By Verena Martinez-Alier
An research of marriage styles in nineteenth-century Cuba, a society with a wide black inhabitants the vast majority of which was once held in slavery yet which additionally incorporated massive numbers of freedmen. Dr Martinez-Alier makes use of as her major resource of facts the documents in Havana of administrative and judicial court cases of circumstances within which mom and dad antagonistic a wedding, of instances related to elopement, and of situations of interracial marriage. Dr Martinez-Alier develops a version of the relation among sexual values and social inequality. She considers the significance of the price of virginity in assisting the hierarchy of Cuban society, according to ascription instead of success. due to the excessive evaluate of virginity, elopement was once frequently a profitable technique of overcoming parental dissent to an unequal marriage. notwithstanding, in situations of interracial elopement, the seduced colored lady had little likelihood of redress via marriage. during this conflict of the sexes and the races, the unfastened colored men and women performed roles and purchased values which clarify why matrifocality grew to become attribute of black unfastened households.
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Additional resources for Marriage, Class and Colour in Nineteenth Century Cuba: A Study of Racial Attitudes and Sexual Values in a Slave Society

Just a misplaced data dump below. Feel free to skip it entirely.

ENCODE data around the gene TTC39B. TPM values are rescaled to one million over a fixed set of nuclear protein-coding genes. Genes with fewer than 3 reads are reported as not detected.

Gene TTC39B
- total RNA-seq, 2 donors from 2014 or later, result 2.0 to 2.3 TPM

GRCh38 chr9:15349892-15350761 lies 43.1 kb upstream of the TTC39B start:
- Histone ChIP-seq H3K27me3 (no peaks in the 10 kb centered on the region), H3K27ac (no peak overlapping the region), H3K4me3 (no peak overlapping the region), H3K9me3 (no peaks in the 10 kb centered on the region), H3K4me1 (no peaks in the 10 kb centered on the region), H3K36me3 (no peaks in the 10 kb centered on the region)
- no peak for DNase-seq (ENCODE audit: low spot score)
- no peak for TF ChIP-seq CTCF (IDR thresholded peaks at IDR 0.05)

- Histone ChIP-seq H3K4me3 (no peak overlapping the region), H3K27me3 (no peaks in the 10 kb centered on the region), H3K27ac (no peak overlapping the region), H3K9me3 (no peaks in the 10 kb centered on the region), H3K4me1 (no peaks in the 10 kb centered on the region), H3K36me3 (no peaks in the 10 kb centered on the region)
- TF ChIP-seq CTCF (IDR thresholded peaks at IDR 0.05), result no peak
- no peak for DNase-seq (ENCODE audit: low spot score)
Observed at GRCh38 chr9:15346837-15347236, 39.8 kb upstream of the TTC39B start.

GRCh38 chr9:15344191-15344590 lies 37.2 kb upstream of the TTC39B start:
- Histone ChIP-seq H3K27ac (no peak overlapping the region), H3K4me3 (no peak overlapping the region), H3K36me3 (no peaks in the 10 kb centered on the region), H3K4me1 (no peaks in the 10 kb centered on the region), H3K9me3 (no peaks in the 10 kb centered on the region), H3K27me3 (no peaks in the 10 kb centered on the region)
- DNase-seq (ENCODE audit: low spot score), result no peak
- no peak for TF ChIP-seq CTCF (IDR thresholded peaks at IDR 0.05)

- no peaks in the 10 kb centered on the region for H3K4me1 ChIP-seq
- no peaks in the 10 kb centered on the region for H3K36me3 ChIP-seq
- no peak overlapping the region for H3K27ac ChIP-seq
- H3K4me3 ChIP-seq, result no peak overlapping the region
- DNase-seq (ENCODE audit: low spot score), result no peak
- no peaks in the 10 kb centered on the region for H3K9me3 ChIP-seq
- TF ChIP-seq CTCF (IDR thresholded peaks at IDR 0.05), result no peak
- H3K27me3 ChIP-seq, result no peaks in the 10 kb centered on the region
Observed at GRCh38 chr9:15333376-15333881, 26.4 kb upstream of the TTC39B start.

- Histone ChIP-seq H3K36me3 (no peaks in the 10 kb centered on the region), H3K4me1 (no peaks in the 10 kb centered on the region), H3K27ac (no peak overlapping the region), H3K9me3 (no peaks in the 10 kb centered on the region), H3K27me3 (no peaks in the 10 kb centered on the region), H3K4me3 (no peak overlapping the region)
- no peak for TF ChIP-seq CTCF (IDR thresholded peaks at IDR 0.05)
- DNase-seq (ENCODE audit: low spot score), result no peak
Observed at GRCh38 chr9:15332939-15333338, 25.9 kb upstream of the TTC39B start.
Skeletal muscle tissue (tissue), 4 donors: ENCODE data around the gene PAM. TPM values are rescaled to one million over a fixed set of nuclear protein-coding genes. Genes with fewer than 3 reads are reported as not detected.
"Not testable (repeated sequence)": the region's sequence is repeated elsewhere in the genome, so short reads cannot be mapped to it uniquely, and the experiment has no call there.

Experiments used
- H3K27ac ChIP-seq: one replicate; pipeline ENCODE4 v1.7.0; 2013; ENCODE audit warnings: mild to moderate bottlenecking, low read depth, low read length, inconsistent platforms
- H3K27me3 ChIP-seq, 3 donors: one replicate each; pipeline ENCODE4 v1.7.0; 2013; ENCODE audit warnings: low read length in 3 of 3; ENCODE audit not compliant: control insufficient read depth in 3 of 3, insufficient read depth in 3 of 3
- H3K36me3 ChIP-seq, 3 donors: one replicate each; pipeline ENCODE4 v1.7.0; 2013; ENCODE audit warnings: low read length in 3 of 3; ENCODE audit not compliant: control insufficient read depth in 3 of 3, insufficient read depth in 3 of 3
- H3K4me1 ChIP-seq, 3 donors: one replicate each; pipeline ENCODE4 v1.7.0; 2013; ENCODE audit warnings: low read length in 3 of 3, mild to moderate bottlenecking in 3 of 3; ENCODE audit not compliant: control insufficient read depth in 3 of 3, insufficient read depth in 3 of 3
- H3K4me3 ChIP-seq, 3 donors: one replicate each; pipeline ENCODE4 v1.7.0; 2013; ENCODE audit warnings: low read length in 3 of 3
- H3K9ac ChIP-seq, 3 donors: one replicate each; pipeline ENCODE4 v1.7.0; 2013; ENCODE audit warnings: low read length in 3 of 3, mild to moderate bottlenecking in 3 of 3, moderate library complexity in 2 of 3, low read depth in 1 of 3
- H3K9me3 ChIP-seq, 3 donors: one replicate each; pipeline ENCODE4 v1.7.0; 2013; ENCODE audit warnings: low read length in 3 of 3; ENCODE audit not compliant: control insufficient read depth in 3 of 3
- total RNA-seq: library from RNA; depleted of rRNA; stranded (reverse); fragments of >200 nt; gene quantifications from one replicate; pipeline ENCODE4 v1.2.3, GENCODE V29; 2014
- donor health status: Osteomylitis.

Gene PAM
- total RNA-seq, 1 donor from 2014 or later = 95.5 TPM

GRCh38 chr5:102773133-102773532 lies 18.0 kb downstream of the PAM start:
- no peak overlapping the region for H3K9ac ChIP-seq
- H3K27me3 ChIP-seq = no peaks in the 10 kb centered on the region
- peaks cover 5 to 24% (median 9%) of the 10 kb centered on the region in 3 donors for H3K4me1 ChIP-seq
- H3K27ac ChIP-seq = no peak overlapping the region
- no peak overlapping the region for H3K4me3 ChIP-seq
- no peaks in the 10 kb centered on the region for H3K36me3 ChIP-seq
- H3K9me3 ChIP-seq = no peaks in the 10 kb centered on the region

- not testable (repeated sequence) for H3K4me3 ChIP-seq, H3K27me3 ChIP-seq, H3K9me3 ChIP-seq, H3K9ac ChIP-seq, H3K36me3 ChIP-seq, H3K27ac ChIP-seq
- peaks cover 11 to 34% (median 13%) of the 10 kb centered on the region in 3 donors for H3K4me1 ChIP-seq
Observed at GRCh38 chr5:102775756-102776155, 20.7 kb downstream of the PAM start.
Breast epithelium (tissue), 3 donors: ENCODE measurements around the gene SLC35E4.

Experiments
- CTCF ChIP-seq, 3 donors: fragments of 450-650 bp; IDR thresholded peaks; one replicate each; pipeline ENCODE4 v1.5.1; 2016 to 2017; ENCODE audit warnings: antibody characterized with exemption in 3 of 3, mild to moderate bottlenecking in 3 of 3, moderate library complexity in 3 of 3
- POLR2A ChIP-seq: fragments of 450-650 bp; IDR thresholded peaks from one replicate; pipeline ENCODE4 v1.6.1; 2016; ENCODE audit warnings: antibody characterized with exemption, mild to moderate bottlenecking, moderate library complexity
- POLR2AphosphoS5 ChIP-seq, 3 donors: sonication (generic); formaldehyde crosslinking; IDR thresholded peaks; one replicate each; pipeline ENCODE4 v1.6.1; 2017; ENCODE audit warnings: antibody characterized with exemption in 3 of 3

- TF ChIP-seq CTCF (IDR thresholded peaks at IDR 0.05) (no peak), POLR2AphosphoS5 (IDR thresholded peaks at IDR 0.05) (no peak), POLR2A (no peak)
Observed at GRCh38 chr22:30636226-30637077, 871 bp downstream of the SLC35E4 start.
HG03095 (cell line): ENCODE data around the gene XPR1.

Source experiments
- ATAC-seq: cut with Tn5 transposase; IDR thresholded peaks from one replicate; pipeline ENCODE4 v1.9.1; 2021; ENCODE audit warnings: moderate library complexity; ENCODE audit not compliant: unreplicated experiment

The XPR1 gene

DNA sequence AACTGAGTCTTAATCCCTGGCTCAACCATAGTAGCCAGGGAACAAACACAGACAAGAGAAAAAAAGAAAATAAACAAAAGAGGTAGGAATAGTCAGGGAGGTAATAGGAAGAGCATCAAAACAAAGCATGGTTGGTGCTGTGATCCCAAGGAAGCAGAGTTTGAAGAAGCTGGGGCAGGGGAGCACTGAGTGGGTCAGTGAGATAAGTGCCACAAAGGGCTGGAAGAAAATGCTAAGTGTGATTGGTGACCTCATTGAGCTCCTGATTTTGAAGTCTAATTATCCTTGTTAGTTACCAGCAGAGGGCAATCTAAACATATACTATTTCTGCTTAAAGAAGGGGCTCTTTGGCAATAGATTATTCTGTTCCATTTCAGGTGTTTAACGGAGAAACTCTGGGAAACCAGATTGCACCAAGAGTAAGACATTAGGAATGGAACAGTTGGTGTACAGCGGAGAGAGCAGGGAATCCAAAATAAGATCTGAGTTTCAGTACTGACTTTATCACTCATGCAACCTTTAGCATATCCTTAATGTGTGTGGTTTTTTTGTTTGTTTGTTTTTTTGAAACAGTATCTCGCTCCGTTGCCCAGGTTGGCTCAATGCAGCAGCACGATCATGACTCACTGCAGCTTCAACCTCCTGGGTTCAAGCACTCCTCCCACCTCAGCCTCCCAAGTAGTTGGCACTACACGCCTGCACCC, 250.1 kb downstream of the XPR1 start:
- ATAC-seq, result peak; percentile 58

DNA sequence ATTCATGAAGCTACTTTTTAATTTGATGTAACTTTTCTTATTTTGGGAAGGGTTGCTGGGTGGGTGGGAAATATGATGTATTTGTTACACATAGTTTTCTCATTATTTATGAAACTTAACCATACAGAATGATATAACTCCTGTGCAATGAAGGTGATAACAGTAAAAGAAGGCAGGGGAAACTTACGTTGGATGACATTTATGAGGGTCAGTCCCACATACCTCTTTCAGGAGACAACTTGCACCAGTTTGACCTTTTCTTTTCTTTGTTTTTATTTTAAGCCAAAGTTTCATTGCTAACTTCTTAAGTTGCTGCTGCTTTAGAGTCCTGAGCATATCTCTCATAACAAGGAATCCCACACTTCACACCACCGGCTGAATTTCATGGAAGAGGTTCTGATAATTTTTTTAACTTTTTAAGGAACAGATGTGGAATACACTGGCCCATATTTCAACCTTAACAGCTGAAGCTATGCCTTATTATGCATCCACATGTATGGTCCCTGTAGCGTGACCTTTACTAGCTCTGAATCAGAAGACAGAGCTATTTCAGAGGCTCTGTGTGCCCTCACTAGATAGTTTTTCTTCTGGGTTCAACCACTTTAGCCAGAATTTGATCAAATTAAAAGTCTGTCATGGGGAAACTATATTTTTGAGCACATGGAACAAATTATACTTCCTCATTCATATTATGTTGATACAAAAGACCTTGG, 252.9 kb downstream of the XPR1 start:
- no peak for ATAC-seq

In the Cienfuegos case, however, there are two additional reports, one by the Syndic and the other by the local chief of police, both raising serious objections to the marriage. As the latter argues, 'it may lead to presumptions on the part of the coloured class who on account of their extreme ignorance may derive from the said marriage the idea of equality between the classes; and in my view this mistaken idea will bear dismal consequences for the future and the established good order*. 71 He shares Arango y Parreiio's and Saco's view of the positive effects of racial intermarriage.
Social prestige did not derive from each individual factor independently but was determined by the combination of all. Disadvantages in one scale of evaluation could be offset by advantages in another. e. a wealthy moreno could hardly aspire to ever marrying a white woman, nor would a nobleman ever consider marrying a parda. 31 The most frequent union was that between a white man and a free parda woman. 32 The result of all this was a highly complex gradation of status, and a considerable measure of fluidity in the middle sector, to the dismay of many.
Thus in a report of 1863 it is argued that Even though the progress of the enlightenment has brought about a great change in the ideas one had on matters of this nature, in a country organized socially as is ours, quite some time must pass before public opinion marches in accord with these ideas. In effect, as a result of this same organization the coloured class here has always been at a great distance from the white, and any measure towards getting them closer and mixing them not only has disadvantages of great import, but being opposed to our customs will be looked upon disapprovingly.
Marriage, Class and Colour in Nineteenth Century Cuba: A Study of Racial Attitudes and Sexual Values in a Slave Society by Verena Martinez-Alier